PPG Industries’ flat glass business recently announced it has received $312,000 from the U.S. Department of Energy (DOE) to develop a dynamically responsive infrared (IR) window coating that will block heat in the summer to reduce air conditioning costs and transmit solar heat in the winter to reduce heating costs. The funding is part of an award of up to $750,000 being shared with project leader Pacific Northwest National Laboratory (PNNL). PPG and PNNL are designing a coating that can “switch” from a solar IR-reflecting state to a solar IR-transmitting state while maintaining high levels of daylight transmittance in either condition. PPG will provide an additional $78,000 in cost-sharing funds.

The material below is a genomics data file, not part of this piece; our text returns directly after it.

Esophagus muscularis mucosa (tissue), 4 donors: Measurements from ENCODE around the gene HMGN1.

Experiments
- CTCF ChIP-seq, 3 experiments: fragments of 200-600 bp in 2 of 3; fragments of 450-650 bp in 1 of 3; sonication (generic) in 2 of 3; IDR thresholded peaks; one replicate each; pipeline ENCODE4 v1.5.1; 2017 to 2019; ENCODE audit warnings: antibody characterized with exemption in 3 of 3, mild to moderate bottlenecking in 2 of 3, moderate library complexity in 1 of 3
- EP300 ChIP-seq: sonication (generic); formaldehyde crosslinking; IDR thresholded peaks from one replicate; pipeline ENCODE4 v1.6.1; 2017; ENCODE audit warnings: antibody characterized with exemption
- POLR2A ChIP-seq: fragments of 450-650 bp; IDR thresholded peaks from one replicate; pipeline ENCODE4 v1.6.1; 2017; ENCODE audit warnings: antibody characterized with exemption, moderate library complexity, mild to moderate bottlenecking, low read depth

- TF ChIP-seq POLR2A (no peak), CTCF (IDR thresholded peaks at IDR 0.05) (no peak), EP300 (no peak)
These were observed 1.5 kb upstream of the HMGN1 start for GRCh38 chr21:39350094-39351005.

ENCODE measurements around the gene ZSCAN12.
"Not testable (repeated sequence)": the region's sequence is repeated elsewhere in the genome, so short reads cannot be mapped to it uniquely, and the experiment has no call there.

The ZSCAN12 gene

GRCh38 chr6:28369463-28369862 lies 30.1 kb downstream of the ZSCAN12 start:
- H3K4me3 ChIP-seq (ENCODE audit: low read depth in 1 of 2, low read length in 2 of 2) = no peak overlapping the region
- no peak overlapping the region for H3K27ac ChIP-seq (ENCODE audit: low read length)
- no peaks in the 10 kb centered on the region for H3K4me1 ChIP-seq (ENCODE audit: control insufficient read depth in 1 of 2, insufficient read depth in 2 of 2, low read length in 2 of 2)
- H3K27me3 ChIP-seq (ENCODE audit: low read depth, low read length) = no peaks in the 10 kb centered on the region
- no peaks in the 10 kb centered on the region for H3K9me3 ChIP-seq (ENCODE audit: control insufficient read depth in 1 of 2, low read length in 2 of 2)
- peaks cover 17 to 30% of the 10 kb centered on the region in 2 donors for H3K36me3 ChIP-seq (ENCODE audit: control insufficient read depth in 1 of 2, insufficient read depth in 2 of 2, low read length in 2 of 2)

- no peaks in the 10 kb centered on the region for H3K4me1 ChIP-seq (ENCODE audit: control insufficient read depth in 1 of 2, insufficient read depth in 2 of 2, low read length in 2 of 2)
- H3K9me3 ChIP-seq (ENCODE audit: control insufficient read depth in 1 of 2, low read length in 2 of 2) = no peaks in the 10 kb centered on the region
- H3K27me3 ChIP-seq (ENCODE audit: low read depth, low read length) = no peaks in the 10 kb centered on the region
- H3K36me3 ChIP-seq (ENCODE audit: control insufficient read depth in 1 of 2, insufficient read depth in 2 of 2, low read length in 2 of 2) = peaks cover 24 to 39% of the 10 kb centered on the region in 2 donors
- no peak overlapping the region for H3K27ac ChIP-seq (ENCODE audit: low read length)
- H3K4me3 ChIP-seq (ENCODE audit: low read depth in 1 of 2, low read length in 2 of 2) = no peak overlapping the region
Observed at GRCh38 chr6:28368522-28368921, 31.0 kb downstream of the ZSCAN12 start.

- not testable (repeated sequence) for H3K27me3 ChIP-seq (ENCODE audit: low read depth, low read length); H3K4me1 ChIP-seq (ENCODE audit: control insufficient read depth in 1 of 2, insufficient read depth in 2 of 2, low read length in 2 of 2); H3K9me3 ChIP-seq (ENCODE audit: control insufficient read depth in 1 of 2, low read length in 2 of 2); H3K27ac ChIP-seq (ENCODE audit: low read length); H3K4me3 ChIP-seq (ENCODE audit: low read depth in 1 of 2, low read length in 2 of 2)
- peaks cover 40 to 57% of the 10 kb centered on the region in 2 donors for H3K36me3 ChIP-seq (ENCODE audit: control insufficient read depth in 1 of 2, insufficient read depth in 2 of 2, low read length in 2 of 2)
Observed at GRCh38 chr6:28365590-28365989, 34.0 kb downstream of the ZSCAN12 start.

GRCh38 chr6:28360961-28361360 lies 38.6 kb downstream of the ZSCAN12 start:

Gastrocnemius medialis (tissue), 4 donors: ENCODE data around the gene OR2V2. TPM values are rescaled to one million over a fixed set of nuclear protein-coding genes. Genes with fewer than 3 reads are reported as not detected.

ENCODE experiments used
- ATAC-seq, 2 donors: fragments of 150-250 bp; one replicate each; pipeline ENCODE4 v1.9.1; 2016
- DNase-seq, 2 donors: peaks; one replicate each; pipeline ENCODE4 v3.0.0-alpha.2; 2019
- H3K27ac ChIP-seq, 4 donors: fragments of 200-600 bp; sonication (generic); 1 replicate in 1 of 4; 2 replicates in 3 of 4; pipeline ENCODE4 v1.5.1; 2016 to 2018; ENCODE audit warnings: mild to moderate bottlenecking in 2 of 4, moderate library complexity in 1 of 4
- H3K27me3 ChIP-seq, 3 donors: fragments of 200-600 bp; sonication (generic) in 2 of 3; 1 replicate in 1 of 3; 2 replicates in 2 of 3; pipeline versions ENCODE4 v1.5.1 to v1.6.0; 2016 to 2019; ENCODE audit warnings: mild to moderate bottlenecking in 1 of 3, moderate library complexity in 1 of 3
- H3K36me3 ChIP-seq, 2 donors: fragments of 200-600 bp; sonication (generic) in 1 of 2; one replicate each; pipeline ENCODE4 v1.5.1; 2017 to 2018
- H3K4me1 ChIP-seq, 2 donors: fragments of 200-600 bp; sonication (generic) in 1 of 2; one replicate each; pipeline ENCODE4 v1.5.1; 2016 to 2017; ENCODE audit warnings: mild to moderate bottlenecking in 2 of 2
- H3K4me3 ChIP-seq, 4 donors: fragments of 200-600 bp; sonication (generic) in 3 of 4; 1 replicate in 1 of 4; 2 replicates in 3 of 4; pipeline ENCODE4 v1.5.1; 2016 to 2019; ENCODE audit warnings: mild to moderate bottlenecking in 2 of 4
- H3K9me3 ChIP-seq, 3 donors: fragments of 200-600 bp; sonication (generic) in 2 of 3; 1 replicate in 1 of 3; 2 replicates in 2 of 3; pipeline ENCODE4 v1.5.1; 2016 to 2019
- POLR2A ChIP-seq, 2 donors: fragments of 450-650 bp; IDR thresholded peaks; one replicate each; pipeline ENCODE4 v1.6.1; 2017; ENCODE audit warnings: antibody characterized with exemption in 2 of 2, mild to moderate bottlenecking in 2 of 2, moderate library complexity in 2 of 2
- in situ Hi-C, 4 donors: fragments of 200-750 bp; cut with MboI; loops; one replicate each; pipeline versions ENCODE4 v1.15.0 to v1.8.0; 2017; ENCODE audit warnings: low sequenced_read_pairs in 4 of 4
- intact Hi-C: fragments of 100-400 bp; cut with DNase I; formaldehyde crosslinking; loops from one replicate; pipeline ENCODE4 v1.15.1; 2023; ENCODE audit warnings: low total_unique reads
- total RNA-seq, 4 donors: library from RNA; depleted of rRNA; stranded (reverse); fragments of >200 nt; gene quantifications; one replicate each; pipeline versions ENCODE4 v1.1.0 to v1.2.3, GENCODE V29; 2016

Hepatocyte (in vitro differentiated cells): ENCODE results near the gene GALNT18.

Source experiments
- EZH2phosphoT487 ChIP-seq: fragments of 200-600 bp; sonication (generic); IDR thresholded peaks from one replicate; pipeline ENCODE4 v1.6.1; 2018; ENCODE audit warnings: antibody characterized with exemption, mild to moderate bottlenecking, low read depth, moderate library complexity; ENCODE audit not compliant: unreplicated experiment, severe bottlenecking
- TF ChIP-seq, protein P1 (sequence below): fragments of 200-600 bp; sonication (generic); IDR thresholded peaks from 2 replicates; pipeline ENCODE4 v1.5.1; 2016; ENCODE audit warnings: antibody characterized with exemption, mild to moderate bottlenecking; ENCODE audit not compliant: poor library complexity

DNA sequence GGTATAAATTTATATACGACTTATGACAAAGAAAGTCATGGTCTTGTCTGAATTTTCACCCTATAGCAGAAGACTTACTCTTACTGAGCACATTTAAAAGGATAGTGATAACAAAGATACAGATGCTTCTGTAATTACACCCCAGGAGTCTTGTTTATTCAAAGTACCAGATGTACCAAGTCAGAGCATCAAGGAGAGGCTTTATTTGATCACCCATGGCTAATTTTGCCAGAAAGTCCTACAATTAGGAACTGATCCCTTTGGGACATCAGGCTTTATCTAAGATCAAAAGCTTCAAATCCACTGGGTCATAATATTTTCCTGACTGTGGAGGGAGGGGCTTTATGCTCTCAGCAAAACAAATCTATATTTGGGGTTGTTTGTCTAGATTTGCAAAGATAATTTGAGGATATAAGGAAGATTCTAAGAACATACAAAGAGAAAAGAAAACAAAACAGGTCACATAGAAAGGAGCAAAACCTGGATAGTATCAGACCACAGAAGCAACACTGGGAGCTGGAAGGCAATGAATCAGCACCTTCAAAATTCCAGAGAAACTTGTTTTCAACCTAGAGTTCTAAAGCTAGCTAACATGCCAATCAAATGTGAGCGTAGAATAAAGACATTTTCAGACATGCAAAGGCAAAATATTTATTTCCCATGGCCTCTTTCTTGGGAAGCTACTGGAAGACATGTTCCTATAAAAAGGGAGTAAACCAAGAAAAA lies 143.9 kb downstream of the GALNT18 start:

The development of such a coating would reportedly represent a major advance compared to current thermochromic window technology, which involves coatings that darken and block visible light when exposed to high volumes of IR energy, and existing electrochromic window technology, which relies on external power sources such as electricity to balance tinting and light transmittance. The new PPG/PNNL coating technology also has the potential to be inexpensive, which would help ensure that dynamically responsive IR windows are an economical option for use in residential and commercial retrofit applications.

For more information, visit www.ppg.com.